• You write "A random walk is a series of measurements in which the value at any given point in the series depends on values of the previous points in the series." But this describes any autoregressive process, and not all autoregressive processess are random walks. Since obviously you know the subject matter, I believe it would be helpful if you revised this statement in order to bring into the surface what is the unique characteristic(s) of a random walk. – Alecos Papadopoulos Mar 24 '15 at 1:14
• @AlecosPapadopoulos TY! Please help me out here... don't actually have that deep a familiarity with the subject. How would you suggest I differentiate random walks from autoregressive processes? – Alexis Mar 24 '15 at 1:53
• Gladly. There is a large literature on random walk(s), the subject is very diverse. But at the first level, what distinguishes a random walk is that all past values of each step contribute with their full value to the current value of their sum (which is the random walk).In an autoregressive process, usually the effect of the past gradually dies out. You essentially discuss this in your post Also now I re-read your answer, perhaps you want to re-think the use of the word "population": each $y_t$ has a different distribution, so in what sense $y_t, y_{t+1}...$ belong to the same population? – Alecos Papadopoulos Mar 24 '15 at 2:35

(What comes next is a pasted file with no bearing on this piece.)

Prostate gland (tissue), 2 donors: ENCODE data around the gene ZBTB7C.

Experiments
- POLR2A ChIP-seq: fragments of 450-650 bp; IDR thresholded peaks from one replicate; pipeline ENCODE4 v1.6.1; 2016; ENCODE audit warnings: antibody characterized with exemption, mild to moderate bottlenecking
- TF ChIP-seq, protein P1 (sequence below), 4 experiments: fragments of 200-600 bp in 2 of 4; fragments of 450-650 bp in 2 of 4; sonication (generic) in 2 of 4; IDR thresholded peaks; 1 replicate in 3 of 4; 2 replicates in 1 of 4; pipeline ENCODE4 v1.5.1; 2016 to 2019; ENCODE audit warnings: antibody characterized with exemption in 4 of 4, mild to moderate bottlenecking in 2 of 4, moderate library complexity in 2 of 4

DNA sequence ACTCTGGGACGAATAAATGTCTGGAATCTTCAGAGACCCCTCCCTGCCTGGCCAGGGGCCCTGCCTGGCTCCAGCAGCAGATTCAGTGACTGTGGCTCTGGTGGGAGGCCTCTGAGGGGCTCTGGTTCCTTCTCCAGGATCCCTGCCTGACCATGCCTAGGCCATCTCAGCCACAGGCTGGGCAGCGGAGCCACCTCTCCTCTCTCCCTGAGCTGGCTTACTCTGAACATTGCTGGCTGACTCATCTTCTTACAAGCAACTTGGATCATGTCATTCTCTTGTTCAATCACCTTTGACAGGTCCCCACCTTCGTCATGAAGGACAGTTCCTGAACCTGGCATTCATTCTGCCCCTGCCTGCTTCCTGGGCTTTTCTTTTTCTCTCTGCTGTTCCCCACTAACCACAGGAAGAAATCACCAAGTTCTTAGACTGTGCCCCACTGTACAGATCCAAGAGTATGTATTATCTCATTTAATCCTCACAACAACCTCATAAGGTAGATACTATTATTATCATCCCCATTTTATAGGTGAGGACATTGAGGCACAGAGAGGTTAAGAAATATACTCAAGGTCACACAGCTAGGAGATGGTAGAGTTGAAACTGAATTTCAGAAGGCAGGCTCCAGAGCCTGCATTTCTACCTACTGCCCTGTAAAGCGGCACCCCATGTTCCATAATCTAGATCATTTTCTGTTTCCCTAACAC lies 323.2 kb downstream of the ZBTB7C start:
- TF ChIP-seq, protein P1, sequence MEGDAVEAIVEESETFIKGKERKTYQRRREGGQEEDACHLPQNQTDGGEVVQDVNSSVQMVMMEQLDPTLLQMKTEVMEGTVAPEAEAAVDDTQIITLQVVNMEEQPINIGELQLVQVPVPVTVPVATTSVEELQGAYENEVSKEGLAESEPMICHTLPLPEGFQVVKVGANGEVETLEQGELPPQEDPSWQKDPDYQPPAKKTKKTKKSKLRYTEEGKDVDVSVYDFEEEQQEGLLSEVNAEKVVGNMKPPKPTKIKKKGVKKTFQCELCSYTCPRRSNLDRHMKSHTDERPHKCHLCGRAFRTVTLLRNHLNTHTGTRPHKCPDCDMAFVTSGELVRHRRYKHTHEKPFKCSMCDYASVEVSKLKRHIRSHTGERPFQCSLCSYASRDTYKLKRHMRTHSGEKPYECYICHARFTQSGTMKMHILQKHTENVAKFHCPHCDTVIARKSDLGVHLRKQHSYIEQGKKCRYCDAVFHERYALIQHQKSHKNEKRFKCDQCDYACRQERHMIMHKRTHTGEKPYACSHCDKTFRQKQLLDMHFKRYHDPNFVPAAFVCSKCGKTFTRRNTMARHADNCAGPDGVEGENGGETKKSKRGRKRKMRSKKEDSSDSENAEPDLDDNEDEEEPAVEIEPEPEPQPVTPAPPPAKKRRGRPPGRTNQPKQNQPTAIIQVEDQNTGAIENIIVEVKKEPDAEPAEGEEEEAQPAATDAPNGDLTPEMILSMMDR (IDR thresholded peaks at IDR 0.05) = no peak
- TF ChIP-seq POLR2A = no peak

• @Nemo You get a specific type of behavior (usually over time): the past fully determines where you are -but, the evolution path does not affect where you will be next. How the process arrived at its current position, doesn't matter for the future. – Alecos Papadopoulos Mar 24 '15 at 10:45
• A random walk is really not "similar to a Kolmogorov-Smirnov test". A derivation of the asymptotic distribution of the K-S test statistic under the null hypothesis uses a notion related to a random walk. The point of drawing that connection seems from my quick look to be to motivate the development in the next section (the GSEA test). I'm not sure that was a good choice; it seems to have led you into confusion rather than helped you see what was going on. I suggest you try to understand random walks separately before trying to understand the connection between random walks and GSEA. – Glen_b -Reinstate Monica Mar 29 '17 at 9:07